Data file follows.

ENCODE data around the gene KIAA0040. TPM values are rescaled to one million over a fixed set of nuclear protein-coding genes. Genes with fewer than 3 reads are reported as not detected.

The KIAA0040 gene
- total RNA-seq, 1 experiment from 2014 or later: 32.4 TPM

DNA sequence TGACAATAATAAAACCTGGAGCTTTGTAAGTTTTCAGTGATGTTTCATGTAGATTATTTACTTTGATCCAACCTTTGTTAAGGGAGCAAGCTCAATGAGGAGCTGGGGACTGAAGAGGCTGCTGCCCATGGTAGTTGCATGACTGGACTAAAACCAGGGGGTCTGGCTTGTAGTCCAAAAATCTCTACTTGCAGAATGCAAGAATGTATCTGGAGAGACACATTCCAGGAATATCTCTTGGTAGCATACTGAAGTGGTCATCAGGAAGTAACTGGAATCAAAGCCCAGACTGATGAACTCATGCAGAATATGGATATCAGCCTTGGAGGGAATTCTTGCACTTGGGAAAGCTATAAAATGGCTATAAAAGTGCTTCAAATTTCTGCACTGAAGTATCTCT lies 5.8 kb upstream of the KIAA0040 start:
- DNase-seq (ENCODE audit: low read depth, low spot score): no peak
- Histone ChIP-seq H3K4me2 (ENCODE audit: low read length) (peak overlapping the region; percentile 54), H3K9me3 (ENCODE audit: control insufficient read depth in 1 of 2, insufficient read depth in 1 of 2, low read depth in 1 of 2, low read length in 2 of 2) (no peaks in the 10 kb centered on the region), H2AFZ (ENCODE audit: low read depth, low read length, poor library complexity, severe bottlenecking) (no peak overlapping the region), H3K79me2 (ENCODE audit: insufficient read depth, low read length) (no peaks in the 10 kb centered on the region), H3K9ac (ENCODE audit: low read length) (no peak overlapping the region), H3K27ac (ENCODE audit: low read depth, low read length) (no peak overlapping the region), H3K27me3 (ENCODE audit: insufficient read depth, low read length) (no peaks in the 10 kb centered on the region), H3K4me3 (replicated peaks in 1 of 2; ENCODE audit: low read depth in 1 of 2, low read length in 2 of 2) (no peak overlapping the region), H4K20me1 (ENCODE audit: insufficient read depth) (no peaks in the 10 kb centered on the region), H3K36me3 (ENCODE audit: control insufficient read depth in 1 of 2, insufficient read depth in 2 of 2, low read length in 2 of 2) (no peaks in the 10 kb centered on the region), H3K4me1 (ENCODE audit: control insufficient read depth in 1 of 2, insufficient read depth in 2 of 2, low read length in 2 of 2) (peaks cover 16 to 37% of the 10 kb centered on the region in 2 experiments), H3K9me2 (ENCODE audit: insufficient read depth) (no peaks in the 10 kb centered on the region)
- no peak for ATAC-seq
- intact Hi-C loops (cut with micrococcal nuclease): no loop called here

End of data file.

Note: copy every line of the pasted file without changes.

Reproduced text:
ENCODE data around the gene KIAA0040. TPM values are rescaled to one million over a fixed set of nuclear protein-coding genes. Genes with fewer than 3 reads are reported as not detected.

The KIAA0040 gene
- total RNA-seq, 1 experiment from 2014 or later: 32.4 TPM

DNA sequence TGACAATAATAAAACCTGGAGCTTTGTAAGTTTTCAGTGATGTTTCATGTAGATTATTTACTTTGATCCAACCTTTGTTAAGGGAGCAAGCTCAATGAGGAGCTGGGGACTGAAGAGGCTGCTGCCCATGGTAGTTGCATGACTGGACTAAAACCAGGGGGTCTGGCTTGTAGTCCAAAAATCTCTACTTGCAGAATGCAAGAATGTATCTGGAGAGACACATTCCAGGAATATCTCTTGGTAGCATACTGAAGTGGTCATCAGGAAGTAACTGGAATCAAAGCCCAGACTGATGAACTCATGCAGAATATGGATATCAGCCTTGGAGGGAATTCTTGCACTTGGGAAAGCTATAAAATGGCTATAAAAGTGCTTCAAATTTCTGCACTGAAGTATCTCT lies 5.8 kb upstream of the KIAA0040 start:
- DNase-seq (ENCODE audit: low read depth, low spot score): no peak
- Histone ChIP-seq H3K4me2 (ENCODE audit: low read length) (peak overlapping the region; percentile 54), H3K9me3 (ENCODE audit: control insufficient read depth in 1 of 2, insufficient read depth in 1 of 2, low read depth in 1 of 2, low read length in 2 of 2) (no peaks in the 10 kb centered on the region), H2AFZ (ENCODE audit: low read depth, low read length, poor library complexity, severe bottlenecking) (no peak overlapping the region), H3K79me2 (ENCODE audit: insufficient read depth, low read length) (no peaks in the 10 kb centered on the region), H3K9ac (ENCODE audit: low read length) (no peak overlapping the region), H3K27ac (ENCODE audit: low read depth, low read length) (no peak overlapping the region), H3K27me3 (ENCODE audit: insufficient read depth, low read length) (no peaks in the 10 kb centered on the region), H3K4me3 (replicated peaks in 1 of 2; ENCODE audit: low read depth in 1 of 2, low read length in 2 of 2) (no peak overlapping the region), H4K20me1 (ENCODE audit: insufficient read depth) (no peaks in the 10 kb centered on the region), H3K36me3 (ENCODE audit: control insufficient read depth in 1 of 2, insufficient read depth in 2 of 2, low read length in 2 of 2) (no peaks in the 10 kb centered on the region), H3K4me1 (ENCODE audit: control insufficient read depth in 1 of 2, insufficient read depth in 2 of 2, low read length in 2 of 2) (peaks cover 16 to 37% of the 10 kb centered on the region in 2 experiments), H3K9me2 (ENCODE audit: insufficient read depth) (no peaks in the 10 kb centered on the region)
- no peak for ATAC-seq
- intact Hi-C loops (cut with micrococcal nuclease): no loop called here